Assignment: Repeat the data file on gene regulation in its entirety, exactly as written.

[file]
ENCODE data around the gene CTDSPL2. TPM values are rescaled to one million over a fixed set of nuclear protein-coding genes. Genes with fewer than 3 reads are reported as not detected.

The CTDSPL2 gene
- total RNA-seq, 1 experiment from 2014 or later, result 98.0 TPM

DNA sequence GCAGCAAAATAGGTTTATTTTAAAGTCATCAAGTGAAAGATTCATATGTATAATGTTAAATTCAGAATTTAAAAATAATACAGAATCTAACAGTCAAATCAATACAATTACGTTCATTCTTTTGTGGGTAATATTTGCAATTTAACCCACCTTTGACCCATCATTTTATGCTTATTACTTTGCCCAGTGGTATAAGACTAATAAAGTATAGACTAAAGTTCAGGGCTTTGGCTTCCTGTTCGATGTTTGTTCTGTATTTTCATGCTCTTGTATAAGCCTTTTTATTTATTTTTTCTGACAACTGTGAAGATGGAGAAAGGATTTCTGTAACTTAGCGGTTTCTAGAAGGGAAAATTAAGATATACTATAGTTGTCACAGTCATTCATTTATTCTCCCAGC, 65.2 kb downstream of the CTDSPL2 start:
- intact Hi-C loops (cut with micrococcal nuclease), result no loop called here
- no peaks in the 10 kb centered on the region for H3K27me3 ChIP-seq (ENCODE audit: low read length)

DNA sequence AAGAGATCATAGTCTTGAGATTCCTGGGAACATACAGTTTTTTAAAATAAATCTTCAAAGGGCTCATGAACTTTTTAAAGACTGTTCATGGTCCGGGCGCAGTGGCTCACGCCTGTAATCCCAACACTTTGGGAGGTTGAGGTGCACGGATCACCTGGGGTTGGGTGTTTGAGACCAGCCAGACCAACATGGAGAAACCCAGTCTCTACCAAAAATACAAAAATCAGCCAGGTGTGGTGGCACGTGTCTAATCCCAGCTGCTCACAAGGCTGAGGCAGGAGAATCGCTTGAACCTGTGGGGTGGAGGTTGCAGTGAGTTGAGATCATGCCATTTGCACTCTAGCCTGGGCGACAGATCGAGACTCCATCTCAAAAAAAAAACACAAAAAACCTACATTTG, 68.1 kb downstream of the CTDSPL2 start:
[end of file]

ENCODE data around the gene CTDSPL2. TPM values are rescaled to one million over a fixed set of nuclear protein-coding genes. Genes with fewer than 3 reads are reported as not detected.

The CTDSPL2 gene
- total RNA-seq, 1 experiment from 2014 or later, result 98.0 TPM

DNA sequence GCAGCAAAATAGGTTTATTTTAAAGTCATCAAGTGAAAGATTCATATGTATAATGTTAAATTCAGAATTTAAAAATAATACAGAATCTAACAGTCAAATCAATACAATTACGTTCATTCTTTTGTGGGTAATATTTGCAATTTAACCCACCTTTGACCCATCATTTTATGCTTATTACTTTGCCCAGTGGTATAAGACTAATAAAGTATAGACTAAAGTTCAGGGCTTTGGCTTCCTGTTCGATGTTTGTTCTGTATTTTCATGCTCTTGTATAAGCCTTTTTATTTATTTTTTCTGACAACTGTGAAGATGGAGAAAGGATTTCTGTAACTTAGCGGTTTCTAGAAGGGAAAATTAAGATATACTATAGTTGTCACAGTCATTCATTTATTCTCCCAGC, 65.2 kb downstream of the CTDSPL2 start:
- intact Hi-C loops (cut with micrococcal nuclease), result no loop called here
- no peaks in the 10 kb centered on the region for H3K27me3 ChIP-seq (ENCODE audit: low read length)

DNA sequence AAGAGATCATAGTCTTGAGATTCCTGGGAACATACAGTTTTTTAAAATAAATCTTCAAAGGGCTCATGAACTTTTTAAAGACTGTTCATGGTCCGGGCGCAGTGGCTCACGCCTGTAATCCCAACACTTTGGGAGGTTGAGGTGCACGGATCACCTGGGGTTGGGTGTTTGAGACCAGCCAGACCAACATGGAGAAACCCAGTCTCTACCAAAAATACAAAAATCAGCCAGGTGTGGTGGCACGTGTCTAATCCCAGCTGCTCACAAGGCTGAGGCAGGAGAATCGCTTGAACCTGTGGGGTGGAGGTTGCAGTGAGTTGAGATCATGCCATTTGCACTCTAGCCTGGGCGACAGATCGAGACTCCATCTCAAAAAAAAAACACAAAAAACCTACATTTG, 68.1 kb downstream of the CTDSPL2 start: